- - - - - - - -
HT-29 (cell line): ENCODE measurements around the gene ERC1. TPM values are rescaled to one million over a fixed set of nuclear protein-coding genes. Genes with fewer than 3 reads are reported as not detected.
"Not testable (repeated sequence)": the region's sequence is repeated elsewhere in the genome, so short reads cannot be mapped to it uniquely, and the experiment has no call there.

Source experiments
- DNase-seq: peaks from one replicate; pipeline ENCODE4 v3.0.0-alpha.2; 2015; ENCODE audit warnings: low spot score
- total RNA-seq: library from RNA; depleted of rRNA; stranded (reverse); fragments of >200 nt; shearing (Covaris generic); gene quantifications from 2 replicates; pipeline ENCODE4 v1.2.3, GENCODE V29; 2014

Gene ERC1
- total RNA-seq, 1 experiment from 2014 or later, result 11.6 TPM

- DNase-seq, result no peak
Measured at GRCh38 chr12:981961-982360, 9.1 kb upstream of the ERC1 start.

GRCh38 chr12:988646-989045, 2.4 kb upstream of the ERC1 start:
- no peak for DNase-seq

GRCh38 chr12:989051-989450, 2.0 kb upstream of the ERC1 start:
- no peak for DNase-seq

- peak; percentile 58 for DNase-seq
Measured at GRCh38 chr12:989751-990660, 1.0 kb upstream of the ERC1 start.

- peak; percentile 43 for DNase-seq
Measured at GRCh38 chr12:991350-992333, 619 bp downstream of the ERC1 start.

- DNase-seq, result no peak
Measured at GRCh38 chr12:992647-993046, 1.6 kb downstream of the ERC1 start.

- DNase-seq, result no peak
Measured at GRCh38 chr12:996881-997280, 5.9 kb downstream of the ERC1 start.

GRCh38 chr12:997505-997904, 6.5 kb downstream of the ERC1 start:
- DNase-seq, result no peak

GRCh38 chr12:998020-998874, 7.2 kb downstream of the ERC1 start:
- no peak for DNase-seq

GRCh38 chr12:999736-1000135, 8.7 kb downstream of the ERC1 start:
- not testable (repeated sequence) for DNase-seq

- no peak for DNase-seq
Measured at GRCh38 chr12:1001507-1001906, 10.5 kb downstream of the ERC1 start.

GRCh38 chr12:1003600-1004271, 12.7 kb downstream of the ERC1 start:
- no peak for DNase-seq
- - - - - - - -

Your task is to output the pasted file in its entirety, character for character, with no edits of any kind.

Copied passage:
HT-29 (cell line): ENCODE measurements around the gene ERC1. TPM values are rescaled to one million over a fixed set of nuclear protein-coding genes. Genes with fewer than 3 reads are reported as not detected.
"Not testable (repeated sequence)": the region's sequence is repeated elsewhere in the genome, so short reads cannot be mapped to it uniquely, and the experiment has no call there.

Source experiments
- DNase-seq: peaks from one replicate; pipeline ENCODE4 v3.0.0-alpha.2; 2015; ENCODE audit warnings: low spot score
- total RNA-seq: library from RNA; depleted of rRNA; stranded (reverse); fragments of >200 nt; shearing (Covaris generic); gene quantifications from 2 replicates; pipeline ENCODE4 v1.2.3, GENCODE V29; 2014

Gene ERC1
- total RNA-seq, 1 experiment from 2014 or later, result 11.6 TPM

- DNase-seq, result no peak
Measured at GRCh38 chr12:981961-982360, 9.1 kb upstream of the ERC1 start.

GRCh38 chr12:988646-989045, 2.4 kb upstream of the ERC1 start:
- no peak for DNase-seq

GRCh38 chr12:989051-989450, 2.0 kb upstream of the ERC1 start:
- no peak for DNase-seq

- peak; percentile 58 for DNase-seq
Measured at GRCh38 chr12:989751-990660, 1.0 kb upstream of the ERC1 start.

- peak; percentile 43 for DNase-seq
Measured at GRCh38 chr12:991350-992333, 619 bp downstream of the ERC1 start.

- DNase-seq, result no peak
Measured at GRCh38 chr12:992647-993046, 1.6 kb downstream of the ERC1 start.

- DNase-seq, result no peak
Measured at GRCh38 chr12:996881-997280, 5.9 kb downstream of the ERC1 start.

GRCh38 chr12:997505-997904, 6.5 kb downstream of the ERC1 start:
- DNase-seq, result no peak

GRCh38 chr12:998020-998874, 7.2 kb downstream of the ERC1 start:
- no peak for DNase-seq

GRCh38 chr12:999736-1000135, 8.7 kb downstream of the ERC1 start:
- not testable (repeated sequence) for DNase-seq

- no peak for DNase-seq
Measured at GRCh38 chr12:1001507-1001906, 10.5 kb downstream of the ERC1 start.

GRCh38 chr12:1003600-1004271, 12.7 kb downstream of the ERC1 start:
- no peak for DNase-seq